NCOs Enjoy Chance to Take Military History Instructor Course
By Master Sgt. Gary Qualls, JR. - NCO Journal
June 8, 2016
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Noncommissioned officers who recently completed the Military History Instructor’s Course at Fort Leavenworth, Kansas, found it filled a knowledge gap common among enlisted personnel.
The NCOs said the course gave them a broad foundation in military history and in techniques to teach it effectively. They took the course because they will eventually teach it, but their hope is all NCOs will be afforded the opportunity to eventually take the class.
“Everything we do in the military is based on our history,” said 1st Sgt. Justin A. Hardy of U.S. Army Cadet Command at the University of Missouri at Columbia. “Through history, we can instill in Soldiers more purpose and NCO development – all that comes through history.”
The Army’s education system doesn’t afford NCOs the opportunity to learn military history like their counterparts in the officers’ ranks do at staff and service colleges. Although the MHIC is primarily for Reserve Officers’ Training Corps cadre, state military academy cadre, and others with a military history instruction requirement to teach U.S. military history to cadets, candidates, and student officers, it is a model of laying the groundwork of that knowledge for rank-and-file Soldiers throughout the Army.
“There should be a Command and General Staff College for NCOs,” said Sgt. 1st Class Anthony Cook, a military science instructor at the University of Texas at Arlington. “There is a void between learning opportunities for officers and the educational experiences NCOs receive.”
“They give a Soldier a rifle, but they don’t tell them why they’re there,” Hardy said.
Master Sgt. Robert Camacho, an infantry instructor at the 201st Regiment (Regional Training Institute), Puerto Rico Army National Guard, said he and the other NCOs who took the course learned not just one aspect of military history, but received a solid, widespread foundation from which to build on the subject.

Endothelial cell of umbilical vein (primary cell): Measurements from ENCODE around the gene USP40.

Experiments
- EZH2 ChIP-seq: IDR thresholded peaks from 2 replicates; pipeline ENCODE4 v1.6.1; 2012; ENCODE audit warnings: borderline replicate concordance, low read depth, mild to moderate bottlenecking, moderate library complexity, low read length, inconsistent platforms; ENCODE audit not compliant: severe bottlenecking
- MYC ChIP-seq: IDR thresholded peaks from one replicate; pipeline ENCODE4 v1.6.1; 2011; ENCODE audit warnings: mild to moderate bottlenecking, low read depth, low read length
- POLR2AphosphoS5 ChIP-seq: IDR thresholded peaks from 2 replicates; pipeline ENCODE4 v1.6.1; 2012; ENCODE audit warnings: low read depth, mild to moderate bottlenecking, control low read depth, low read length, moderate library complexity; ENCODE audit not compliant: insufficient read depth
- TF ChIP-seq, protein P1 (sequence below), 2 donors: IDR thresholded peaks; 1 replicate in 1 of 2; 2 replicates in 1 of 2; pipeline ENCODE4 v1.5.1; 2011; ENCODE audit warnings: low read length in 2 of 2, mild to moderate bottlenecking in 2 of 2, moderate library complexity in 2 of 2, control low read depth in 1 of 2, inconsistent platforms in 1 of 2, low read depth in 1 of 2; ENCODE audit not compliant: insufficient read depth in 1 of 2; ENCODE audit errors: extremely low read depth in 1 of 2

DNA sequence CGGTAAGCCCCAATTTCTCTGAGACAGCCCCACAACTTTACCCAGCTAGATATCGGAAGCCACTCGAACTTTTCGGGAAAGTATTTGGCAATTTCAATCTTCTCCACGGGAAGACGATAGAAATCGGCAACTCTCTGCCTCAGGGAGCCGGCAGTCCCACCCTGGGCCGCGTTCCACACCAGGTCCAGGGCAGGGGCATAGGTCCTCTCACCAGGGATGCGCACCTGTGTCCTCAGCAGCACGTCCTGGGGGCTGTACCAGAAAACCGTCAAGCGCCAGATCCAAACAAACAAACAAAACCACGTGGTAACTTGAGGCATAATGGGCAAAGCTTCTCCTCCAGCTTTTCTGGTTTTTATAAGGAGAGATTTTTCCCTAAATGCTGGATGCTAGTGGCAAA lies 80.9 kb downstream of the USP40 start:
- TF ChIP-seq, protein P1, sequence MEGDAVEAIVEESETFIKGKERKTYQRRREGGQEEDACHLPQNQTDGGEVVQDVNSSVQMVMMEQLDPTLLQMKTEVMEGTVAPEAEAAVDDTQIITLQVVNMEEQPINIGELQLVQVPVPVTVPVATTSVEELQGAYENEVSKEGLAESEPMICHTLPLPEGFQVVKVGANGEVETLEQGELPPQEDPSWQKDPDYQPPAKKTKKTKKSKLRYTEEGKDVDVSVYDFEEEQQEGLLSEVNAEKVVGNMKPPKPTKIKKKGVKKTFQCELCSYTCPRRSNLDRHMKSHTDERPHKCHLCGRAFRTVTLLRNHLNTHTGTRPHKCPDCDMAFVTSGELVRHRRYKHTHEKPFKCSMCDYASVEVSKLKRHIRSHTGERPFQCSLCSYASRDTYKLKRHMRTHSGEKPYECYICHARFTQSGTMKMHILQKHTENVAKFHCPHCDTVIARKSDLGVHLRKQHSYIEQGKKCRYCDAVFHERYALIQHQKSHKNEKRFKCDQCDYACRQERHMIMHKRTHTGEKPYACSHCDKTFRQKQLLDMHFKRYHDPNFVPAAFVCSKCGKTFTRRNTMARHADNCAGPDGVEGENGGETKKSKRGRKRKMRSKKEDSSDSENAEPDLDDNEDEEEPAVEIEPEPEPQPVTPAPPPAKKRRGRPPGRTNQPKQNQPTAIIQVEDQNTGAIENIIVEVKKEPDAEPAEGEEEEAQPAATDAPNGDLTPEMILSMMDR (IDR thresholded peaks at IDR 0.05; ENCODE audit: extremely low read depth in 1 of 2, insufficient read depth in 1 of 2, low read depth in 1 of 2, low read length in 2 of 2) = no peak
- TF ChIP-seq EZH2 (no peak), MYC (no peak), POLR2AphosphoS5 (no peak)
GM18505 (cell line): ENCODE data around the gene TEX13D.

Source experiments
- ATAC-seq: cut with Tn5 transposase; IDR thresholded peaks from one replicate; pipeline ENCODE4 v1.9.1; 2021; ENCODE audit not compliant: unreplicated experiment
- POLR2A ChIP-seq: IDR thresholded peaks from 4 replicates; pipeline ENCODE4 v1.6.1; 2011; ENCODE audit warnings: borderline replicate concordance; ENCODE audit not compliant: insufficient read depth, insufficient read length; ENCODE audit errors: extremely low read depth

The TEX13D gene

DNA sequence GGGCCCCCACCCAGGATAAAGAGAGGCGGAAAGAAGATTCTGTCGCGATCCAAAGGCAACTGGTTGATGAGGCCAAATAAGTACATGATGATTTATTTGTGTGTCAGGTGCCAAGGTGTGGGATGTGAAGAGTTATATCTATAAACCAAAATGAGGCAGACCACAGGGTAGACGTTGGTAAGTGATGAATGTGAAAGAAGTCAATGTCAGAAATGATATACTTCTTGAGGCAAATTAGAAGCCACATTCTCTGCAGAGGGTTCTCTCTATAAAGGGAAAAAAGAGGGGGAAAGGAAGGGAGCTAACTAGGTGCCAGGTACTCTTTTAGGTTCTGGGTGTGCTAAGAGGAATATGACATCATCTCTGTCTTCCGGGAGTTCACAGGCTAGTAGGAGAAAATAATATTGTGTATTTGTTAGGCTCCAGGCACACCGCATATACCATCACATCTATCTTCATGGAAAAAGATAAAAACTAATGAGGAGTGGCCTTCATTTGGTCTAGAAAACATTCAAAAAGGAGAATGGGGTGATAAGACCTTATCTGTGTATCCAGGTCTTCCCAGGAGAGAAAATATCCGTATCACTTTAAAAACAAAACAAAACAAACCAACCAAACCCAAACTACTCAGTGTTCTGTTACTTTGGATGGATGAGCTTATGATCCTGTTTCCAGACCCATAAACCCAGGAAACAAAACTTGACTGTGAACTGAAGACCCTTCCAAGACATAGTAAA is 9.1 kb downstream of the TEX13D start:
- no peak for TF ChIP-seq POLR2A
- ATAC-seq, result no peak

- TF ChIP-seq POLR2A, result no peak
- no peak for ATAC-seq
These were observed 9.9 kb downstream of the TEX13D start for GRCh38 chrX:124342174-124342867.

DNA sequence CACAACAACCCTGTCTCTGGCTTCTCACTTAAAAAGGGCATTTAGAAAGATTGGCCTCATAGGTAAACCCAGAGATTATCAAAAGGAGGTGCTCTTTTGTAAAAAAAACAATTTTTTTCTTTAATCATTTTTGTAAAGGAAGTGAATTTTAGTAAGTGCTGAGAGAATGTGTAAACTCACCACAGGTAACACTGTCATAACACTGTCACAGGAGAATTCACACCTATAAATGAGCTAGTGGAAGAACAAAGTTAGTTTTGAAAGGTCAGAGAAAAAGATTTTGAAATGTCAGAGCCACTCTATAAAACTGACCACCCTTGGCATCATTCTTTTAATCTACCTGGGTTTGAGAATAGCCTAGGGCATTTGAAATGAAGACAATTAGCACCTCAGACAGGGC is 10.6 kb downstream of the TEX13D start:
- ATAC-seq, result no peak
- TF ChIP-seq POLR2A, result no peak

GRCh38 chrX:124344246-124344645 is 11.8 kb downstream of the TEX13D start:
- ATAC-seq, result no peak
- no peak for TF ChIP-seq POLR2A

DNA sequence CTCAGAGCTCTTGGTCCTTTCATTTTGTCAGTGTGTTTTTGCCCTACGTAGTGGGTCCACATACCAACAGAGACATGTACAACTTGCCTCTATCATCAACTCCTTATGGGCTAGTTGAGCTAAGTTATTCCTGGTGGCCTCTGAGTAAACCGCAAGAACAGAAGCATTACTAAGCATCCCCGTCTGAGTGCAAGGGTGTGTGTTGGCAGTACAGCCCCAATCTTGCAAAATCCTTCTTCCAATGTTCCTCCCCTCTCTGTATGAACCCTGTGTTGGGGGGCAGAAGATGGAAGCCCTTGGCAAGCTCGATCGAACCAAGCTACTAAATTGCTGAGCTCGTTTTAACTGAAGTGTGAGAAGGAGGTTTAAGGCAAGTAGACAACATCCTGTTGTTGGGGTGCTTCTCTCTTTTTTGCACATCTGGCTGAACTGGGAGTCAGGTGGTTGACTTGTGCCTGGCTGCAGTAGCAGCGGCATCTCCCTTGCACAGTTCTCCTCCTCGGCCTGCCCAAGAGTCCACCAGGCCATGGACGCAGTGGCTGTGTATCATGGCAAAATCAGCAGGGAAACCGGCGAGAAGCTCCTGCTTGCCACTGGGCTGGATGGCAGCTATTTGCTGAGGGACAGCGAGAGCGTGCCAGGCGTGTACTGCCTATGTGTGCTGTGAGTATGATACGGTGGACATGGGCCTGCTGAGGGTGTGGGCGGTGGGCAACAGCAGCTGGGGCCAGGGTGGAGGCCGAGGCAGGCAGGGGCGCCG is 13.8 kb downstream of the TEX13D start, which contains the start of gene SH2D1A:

The NCOs said that they liked the open, rank-free environment of the course, that they found the class enlightening, and that the instructors made it come to life. They also found the course challenging – having had no formal background in military history – but said as the course progressed they reached a comfort zone.
The course, which began in the early 1980s, consists of large-group conference classes, small group seminars, a battlefield staff ride, a hands-on historic weapons range, a visit to the National World War I Museum, and a museum class to view examples of nontraditional methods of teaching history.
All four NCOs in the course successfully completed it.
“NCOs have to know military history so they can instill it in their Soldiers, because if they understand a unit’s history and heritage and how it fits in, it helps them see the big picture. I think it’s really important,” said Military History Instructor Course Director Lt. Col. John T. Wimberley.
Wimberley said having NCOs in the course adds more variety to the class. Specifically, he said, “They bring the small unit tactics perspective to the class. This adds another perspective to the battles and historical events we discuss in class.”
Wimberley added that every NCO who has been in the class in the six years he’s been associated with it has represented the NCO Corps well.
“They know why they’re here. They’re professionals who want to learn. It makes teaching the course a lot easier,” Wimberley said.
Camacho was sent by his unit to the course so the regiment could pioneer teaching NCOs and others military history in Puerto Rico.
The NCOs agreed, however, that a history course for NCOs is not for everyone.
“It (should be) for those NCOs who are passionate about their profession – who go on and help the force and make it better,” Hardy said. “If an NCO takes this kind of training to heart and applies it, his troops are going to know that it’s important to him and it will become important to them, too,”
Two of the four NCOs, who took the course and are assigned at university ROTC programs, will be teaching it to future Army officers. Do they feel any awkwardness in fulfilling their coming duty? Their response was a unanimous “Negative!”
“No one is more professional than NCOs,” Hardy said. “Officers (who were cadets) may not remember everyone in their chain of command at ROTC, or every officer who teaches them, but they’ll remember that NCO.”
“This kind of training helps us to be better teachers of not only officers, but of our Soldiers,” Camacho said.